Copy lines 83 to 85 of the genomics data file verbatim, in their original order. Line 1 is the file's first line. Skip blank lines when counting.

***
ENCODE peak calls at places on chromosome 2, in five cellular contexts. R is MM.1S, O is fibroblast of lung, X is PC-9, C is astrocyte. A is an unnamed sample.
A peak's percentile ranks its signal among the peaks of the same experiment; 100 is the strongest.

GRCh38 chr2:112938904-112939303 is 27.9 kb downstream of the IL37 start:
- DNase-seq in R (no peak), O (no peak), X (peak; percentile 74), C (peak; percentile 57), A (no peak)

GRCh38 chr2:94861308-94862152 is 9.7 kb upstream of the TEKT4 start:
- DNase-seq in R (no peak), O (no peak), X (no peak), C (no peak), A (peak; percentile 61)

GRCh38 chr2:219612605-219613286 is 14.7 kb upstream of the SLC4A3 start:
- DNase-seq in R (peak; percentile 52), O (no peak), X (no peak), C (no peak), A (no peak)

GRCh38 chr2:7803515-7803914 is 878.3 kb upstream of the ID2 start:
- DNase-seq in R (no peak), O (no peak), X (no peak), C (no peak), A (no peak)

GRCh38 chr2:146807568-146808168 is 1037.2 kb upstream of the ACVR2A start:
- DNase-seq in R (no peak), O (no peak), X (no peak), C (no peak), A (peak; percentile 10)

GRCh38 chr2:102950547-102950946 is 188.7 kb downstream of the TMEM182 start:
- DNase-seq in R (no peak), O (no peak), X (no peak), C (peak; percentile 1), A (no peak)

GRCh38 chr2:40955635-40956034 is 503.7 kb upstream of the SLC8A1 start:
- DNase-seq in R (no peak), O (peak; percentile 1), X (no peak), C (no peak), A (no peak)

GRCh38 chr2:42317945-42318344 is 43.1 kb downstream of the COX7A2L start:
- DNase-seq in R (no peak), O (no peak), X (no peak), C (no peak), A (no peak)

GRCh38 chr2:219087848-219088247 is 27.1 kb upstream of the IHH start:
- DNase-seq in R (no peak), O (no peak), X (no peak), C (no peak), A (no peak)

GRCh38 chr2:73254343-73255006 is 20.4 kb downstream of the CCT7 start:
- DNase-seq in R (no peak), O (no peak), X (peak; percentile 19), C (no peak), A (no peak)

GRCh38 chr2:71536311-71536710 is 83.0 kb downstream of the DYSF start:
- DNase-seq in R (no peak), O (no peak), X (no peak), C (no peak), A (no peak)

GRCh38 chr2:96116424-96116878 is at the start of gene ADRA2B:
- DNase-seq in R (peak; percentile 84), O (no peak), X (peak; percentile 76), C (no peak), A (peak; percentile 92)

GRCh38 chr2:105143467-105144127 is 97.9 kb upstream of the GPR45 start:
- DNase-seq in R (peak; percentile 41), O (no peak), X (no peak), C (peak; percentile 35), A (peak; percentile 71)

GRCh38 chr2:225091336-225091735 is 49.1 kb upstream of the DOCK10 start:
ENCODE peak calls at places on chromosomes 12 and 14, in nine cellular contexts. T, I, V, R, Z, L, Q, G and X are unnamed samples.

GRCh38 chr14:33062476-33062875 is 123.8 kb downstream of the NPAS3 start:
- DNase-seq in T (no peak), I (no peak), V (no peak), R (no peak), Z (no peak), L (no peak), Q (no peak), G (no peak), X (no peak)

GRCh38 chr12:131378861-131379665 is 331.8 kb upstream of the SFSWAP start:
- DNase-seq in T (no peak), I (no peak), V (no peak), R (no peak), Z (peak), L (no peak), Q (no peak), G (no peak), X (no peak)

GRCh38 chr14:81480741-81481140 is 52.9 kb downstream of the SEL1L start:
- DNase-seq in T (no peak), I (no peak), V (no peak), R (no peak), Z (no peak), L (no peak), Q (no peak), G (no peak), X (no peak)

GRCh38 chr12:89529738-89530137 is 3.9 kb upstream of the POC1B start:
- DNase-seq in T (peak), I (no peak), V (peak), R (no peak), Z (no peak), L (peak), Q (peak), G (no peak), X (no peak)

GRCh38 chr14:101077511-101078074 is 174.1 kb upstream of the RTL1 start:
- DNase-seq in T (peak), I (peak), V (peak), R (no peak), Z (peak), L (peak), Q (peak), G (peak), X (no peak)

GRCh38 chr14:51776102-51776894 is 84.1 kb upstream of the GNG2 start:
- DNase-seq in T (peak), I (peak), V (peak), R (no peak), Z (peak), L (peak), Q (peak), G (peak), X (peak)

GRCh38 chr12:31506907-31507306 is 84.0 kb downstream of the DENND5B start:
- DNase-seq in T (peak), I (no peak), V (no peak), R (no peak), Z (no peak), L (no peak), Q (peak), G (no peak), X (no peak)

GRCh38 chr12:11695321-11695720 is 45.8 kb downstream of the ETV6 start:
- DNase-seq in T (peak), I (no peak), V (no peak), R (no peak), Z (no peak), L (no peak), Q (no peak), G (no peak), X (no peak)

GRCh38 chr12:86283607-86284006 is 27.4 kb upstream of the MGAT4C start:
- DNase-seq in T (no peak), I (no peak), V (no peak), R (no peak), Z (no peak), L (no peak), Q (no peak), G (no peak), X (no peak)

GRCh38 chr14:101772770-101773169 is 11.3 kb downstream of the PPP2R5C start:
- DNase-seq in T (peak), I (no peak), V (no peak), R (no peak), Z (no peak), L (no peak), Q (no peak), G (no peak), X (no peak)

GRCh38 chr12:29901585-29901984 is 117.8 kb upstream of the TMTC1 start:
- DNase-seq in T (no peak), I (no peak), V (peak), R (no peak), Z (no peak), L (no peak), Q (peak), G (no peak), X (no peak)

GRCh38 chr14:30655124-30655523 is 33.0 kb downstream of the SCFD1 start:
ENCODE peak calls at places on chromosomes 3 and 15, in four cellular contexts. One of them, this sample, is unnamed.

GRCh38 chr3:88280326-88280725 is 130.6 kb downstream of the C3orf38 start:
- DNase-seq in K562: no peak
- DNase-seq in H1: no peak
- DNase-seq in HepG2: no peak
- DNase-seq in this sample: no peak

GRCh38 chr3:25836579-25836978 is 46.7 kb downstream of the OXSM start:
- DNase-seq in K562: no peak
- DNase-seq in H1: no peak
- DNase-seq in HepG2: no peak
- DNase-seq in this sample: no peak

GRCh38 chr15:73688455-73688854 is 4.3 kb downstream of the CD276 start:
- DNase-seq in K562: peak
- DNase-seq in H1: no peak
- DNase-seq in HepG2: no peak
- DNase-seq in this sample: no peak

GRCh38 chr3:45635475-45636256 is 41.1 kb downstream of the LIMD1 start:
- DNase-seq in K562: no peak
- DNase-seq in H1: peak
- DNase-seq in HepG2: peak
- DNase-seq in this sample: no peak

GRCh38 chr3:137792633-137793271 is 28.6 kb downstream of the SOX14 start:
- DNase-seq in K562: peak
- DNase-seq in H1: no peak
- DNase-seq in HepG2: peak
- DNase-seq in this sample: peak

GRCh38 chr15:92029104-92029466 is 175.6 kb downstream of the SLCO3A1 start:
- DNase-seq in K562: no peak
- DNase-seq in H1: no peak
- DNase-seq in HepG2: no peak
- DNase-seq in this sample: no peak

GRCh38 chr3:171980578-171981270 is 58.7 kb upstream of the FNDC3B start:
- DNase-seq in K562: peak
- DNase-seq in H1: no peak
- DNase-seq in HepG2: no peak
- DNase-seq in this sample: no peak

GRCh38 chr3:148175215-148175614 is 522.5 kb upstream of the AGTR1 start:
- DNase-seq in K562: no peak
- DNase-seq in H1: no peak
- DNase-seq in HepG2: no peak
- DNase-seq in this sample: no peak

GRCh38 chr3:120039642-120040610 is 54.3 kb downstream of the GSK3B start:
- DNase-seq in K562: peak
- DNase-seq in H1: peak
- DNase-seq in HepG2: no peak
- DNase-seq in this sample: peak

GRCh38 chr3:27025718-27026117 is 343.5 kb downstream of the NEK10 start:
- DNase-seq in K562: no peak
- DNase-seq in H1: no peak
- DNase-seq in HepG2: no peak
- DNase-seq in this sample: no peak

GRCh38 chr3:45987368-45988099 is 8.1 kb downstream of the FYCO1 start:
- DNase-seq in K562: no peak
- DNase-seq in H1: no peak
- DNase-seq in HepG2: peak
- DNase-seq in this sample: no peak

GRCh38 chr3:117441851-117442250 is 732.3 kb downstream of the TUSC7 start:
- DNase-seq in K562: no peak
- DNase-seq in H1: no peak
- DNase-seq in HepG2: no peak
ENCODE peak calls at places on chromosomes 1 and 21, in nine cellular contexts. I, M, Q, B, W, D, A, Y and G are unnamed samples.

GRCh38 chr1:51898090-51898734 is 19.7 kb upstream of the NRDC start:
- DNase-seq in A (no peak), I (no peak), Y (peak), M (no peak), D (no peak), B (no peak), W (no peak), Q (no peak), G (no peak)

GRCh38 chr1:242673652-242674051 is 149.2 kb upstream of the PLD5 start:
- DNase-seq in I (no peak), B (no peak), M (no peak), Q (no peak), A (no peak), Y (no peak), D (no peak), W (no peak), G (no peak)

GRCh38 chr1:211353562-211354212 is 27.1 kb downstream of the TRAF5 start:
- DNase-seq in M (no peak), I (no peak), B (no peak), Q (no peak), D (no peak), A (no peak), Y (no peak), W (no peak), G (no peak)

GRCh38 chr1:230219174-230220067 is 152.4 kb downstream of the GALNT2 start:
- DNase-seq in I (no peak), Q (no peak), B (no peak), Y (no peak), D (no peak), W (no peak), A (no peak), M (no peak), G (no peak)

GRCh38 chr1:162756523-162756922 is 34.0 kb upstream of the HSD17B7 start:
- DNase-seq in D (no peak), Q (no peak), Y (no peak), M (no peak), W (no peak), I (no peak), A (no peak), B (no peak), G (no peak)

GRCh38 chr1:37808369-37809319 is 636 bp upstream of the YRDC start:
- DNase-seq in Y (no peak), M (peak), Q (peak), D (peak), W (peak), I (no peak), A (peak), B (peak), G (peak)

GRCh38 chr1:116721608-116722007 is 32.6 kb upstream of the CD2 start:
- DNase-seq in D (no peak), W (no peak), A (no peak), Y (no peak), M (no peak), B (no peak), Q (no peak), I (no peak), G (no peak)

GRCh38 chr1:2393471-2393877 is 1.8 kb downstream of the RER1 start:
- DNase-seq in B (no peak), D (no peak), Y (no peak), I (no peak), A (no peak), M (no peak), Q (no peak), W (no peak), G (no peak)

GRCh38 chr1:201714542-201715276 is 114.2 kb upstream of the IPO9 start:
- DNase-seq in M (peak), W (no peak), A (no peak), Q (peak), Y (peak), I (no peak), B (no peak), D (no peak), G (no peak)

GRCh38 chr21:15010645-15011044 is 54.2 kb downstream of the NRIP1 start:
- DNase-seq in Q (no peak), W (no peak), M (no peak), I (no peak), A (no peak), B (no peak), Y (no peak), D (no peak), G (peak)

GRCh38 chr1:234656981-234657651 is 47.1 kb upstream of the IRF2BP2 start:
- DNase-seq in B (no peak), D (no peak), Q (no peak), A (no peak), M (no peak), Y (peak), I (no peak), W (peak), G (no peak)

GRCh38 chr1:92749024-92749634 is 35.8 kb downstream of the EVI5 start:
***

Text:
- DNase-seq in HepG2: no peak
- DNase-seq in this sample: no peak

GRCh38 chr3:171980578-171981270 is 58.7 kb upstream of the FNDC3B start: